NEU 2005 NEU 2005

Perhaps the best-documented episode in the formation of Crew Radix was the event at the experimental art exhibition "NEU" in 2005, which resulted in the introduction of Berndt Huber to the collective.

Dieter Hoeness' single contribution to the exposition, "Hypersolid, Coefficient 43", a mixed-media work involving a statue of a seated man, had attracted considerable controversy in the press, and following the public opening was surrounded by a modest crowd. After a few seconds, an unidentified burly figure "made his way forward with elbows", stood next to the work, and began without delay to urinate against it. The crowd (and security guards), presuming that Huber was in fact an associate of Hoeness, and somehow involved in the work, looked on.
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DJ NUL, who was also present at the time, was questioned by an attending journalist: he did not know the man either, he said, but proceeded to praise Huber, who had "understood" the work. This reaction was noted and taken up at greater length by the critic Tomas Kreisler, who would later claim in his seminal essay "The New-Coming-To-Terms" that Huber had succeeded in "transcending the voyeuristic passivity of art-as-spectacle" and achieved "a true organic synthesis" [with the work] (Schloss, Issue 49).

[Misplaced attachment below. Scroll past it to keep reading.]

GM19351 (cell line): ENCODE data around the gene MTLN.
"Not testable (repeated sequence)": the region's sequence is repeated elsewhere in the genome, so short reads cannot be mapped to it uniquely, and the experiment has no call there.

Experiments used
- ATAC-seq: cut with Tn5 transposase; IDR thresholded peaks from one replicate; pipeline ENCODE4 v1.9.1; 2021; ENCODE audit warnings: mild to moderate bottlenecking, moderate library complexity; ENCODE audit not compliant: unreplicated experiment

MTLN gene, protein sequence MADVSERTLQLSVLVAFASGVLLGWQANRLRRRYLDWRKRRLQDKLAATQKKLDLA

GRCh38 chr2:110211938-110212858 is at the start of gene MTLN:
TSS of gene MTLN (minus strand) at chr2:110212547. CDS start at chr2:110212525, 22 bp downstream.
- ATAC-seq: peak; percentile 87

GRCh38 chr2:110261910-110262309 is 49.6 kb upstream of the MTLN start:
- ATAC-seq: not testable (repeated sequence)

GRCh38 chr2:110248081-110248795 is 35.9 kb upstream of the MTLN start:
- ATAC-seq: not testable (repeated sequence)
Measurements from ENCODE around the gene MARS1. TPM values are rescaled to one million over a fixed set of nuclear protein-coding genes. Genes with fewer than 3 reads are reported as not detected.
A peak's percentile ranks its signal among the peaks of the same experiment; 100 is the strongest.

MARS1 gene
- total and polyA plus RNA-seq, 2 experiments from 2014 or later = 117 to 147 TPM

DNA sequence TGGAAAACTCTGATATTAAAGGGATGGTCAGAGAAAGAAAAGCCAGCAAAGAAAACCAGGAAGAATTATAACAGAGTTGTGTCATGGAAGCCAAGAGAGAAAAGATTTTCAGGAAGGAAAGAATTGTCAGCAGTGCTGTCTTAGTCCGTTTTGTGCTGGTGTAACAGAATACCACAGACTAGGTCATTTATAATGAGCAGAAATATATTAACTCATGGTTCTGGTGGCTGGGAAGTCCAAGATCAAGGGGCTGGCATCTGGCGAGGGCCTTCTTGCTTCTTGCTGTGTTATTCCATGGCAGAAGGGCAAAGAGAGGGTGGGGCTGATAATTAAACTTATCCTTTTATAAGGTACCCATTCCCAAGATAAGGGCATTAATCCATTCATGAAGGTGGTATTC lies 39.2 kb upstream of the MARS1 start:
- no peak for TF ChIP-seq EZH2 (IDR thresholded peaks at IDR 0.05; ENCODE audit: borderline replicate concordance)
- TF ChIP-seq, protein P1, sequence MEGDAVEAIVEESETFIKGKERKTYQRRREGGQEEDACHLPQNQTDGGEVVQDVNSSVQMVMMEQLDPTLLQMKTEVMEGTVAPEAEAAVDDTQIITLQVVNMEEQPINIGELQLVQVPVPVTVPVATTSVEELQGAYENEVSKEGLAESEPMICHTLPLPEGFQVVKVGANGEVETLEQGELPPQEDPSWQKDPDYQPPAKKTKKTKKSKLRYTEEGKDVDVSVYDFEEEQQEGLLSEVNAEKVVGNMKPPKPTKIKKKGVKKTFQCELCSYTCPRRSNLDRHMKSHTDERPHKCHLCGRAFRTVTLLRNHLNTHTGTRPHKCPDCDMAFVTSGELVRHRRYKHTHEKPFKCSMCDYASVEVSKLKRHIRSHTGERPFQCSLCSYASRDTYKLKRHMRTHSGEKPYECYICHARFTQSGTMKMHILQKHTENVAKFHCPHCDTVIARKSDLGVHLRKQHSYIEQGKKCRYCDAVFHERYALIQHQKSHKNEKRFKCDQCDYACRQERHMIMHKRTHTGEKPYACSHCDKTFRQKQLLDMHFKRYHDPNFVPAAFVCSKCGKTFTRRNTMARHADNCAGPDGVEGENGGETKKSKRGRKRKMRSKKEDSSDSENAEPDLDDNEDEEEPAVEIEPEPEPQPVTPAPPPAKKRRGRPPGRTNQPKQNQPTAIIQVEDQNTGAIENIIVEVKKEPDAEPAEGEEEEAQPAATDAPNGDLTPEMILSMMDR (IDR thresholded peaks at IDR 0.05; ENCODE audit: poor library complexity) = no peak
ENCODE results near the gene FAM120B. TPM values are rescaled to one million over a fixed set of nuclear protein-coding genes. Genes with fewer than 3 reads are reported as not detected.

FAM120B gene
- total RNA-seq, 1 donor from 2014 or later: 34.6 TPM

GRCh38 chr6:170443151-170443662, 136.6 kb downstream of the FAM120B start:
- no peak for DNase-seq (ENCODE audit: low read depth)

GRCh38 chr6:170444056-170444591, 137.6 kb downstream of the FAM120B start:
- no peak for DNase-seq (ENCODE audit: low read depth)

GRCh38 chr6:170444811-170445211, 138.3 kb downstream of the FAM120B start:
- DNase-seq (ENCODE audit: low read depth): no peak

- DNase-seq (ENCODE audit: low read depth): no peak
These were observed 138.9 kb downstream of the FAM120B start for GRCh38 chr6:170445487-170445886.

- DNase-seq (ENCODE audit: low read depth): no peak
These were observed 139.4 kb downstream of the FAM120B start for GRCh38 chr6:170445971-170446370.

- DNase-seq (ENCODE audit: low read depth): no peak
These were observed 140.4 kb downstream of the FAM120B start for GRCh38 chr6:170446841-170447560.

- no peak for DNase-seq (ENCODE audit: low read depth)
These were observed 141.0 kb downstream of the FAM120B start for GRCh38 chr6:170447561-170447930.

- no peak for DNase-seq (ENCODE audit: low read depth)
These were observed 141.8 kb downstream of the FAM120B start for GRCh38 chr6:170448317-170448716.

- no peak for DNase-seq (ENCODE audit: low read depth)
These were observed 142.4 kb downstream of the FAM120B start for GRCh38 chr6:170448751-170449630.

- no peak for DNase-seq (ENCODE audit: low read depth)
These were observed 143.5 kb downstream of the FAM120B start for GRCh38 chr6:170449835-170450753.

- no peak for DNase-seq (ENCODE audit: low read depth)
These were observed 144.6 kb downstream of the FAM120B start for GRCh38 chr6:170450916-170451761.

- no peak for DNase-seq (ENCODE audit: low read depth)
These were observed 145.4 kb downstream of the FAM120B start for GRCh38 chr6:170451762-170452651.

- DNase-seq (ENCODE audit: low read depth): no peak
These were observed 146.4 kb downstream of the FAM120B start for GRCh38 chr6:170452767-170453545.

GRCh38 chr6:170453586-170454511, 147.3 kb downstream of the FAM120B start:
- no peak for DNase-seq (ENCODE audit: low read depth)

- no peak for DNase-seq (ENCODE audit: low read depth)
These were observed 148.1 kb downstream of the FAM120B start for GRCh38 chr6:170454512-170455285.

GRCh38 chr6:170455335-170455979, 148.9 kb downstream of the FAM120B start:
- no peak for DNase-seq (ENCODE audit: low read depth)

Huber's acceptance into the circle was rubber-stamped the following week, when Hoeness referred to him in conversation as "six eleven", in accordance with his practice of assigning cartesian co-ordinates to those individuals whom he formally recognised. (Indeed, during his subsequent period, the distinction between the individual and their numeric representation seems to have become less clear in Hoeness' mind: consider for example the famous interview with Kreisler, during the course of which he affectionately refers to his parents as "those co-efficients", and praises NUL for his "twin divisibility" and "prime factorisation".)